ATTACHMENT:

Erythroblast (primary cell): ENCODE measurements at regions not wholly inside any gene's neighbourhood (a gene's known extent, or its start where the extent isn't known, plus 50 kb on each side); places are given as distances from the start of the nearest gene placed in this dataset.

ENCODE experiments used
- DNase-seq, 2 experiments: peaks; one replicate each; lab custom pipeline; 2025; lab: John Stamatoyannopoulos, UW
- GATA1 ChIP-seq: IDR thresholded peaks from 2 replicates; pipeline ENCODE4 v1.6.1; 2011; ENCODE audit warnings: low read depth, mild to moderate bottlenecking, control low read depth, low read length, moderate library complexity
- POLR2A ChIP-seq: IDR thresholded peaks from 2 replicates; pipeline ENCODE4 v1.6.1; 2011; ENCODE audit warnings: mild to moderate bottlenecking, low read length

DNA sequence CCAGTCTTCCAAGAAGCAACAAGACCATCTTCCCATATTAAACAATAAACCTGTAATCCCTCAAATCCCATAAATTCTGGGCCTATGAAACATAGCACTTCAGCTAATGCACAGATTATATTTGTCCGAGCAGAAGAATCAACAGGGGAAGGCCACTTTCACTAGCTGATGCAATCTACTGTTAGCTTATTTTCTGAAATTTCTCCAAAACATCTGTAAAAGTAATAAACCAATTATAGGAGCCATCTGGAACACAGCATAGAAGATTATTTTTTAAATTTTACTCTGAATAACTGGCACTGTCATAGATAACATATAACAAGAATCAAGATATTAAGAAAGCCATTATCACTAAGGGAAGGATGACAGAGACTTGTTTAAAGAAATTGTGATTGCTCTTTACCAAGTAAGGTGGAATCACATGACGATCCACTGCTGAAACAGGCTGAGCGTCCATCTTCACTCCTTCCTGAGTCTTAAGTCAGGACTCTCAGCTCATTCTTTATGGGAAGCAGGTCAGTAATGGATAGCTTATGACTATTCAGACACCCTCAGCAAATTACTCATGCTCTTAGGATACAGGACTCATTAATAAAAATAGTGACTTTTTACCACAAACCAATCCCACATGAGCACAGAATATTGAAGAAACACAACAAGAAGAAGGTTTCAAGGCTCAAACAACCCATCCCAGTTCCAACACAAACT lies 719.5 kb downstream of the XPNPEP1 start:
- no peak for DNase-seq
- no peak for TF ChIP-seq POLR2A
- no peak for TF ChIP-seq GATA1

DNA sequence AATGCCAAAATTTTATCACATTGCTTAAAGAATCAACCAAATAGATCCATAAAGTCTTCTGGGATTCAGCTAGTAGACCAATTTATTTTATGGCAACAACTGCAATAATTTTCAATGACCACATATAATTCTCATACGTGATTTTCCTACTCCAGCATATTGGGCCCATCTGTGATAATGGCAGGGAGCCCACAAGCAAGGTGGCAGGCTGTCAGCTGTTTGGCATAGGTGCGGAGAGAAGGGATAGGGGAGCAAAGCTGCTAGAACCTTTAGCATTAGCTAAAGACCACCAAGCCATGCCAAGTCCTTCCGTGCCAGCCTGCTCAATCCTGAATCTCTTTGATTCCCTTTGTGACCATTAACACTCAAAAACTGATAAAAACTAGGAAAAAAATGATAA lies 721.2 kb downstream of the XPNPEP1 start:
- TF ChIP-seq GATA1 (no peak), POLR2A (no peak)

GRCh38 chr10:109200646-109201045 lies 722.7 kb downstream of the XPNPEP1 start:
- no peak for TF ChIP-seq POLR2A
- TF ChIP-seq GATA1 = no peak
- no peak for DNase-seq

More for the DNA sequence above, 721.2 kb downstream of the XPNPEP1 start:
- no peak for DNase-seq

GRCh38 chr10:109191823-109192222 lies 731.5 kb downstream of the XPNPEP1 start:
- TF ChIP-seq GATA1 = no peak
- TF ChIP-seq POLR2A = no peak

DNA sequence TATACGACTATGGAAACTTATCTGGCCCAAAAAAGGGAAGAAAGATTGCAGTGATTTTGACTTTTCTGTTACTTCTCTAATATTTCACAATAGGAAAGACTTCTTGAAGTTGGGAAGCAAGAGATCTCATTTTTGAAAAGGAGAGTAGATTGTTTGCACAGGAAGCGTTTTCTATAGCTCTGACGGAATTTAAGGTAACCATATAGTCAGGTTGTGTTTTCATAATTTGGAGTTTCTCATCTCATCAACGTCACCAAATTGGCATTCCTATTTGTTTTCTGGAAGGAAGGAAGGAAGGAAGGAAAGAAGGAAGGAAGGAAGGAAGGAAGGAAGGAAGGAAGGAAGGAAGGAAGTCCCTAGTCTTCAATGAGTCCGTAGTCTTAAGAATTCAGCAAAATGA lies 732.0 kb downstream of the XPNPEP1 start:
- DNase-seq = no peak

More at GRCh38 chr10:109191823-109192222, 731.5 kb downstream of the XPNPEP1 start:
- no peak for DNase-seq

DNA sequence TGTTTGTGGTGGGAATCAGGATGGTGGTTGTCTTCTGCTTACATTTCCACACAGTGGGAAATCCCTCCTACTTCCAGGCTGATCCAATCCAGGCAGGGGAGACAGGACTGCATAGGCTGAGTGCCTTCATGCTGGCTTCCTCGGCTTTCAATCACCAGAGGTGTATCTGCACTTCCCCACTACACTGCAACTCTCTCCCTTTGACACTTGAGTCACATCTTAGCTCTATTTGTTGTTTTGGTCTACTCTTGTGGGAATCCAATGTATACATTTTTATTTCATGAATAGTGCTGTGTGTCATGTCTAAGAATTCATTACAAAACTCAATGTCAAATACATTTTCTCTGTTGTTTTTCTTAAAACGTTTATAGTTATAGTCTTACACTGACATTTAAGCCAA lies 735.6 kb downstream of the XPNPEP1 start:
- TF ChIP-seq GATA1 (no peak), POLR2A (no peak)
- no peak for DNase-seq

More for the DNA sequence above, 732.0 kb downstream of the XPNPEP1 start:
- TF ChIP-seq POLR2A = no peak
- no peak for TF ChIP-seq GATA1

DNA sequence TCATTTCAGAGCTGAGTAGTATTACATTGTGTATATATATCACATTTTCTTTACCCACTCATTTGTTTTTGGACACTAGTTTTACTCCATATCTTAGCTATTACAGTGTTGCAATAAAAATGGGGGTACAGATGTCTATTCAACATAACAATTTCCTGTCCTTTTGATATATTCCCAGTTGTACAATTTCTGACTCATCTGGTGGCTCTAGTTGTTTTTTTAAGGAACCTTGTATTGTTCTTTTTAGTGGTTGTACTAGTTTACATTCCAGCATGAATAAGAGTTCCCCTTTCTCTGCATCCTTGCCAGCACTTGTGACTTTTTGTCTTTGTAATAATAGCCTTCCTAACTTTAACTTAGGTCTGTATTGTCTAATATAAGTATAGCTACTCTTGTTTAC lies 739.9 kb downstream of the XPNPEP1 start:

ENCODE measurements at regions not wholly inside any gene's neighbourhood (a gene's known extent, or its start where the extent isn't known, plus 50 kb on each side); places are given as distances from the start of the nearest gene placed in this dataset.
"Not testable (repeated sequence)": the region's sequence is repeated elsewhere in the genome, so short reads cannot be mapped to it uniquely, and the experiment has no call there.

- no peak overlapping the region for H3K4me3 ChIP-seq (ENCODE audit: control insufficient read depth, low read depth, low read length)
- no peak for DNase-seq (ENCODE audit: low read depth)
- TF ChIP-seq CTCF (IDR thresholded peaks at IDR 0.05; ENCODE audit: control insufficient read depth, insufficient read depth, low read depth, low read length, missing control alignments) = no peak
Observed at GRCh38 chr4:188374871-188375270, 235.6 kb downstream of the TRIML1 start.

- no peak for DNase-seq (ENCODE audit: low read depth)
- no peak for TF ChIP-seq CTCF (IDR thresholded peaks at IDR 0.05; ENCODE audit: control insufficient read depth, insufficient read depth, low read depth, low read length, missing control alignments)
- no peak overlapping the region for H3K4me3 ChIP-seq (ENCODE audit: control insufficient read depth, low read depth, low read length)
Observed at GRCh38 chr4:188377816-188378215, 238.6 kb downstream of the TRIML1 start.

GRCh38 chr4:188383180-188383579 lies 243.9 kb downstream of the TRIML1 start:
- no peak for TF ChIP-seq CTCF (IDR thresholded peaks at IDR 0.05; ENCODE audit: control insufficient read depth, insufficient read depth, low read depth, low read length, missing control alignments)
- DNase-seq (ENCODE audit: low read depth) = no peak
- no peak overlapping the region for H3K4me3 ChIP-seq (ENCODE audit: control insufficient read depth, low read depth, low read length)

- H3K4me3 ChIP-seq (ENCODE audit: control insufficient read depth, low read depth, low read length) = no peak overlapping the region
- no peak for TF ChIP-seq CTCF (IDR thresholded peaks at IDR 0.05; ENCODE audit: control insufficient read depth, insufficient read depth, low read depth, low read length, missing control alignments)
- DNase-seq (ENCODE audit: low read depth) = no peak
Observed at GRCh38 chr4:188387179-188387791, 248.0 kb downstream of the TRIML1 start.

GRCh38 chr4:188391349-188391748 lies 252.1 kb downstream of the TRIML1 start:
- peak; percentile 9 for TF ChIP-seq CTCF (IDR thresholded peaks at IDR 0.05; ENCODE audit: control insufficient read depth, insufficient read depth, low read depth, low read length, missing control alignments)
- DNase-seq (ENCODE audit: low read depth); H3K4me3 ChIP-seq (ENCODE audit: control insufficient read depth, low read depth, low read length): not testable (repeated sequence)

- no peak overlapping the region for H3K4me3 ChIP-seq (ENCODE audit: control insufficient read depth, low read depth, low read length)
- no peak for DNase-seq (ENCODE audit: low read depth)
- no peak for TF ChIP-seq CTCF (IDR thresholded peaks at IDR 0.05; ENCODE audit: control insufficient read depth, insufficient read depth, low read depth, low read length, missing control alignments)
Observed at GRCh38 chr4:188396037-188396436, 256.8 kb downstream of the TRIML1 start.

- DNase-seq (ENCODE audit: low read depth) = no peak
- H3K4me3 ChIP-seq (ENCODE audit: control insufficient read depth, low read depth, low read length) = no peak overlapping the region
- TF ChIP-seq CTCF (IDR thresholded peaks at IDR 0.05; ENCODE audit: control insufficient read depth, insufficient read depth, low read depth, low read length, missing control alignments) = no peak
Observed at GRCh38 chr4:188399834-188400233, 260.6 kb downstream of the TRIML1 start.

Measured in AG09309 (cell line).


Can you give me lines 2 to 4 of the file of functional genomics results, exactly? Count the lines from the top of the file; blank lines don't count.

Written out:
ENCODE experiments used
- DNase-seq, 2 experiments: peaks; one replicate each; lab custom pipeline; 2025; lab: John Stamatoyannopoulos, UW
- GATA1 ChIP-seq: IDR thresholded peaks from 2 replicates; pipeline ENCODE4 v1.6.1; 2011; ENCODE audit warnings: low read depth, mild to moderate bottlenecking, control low read depth, low read length, moderate library complexity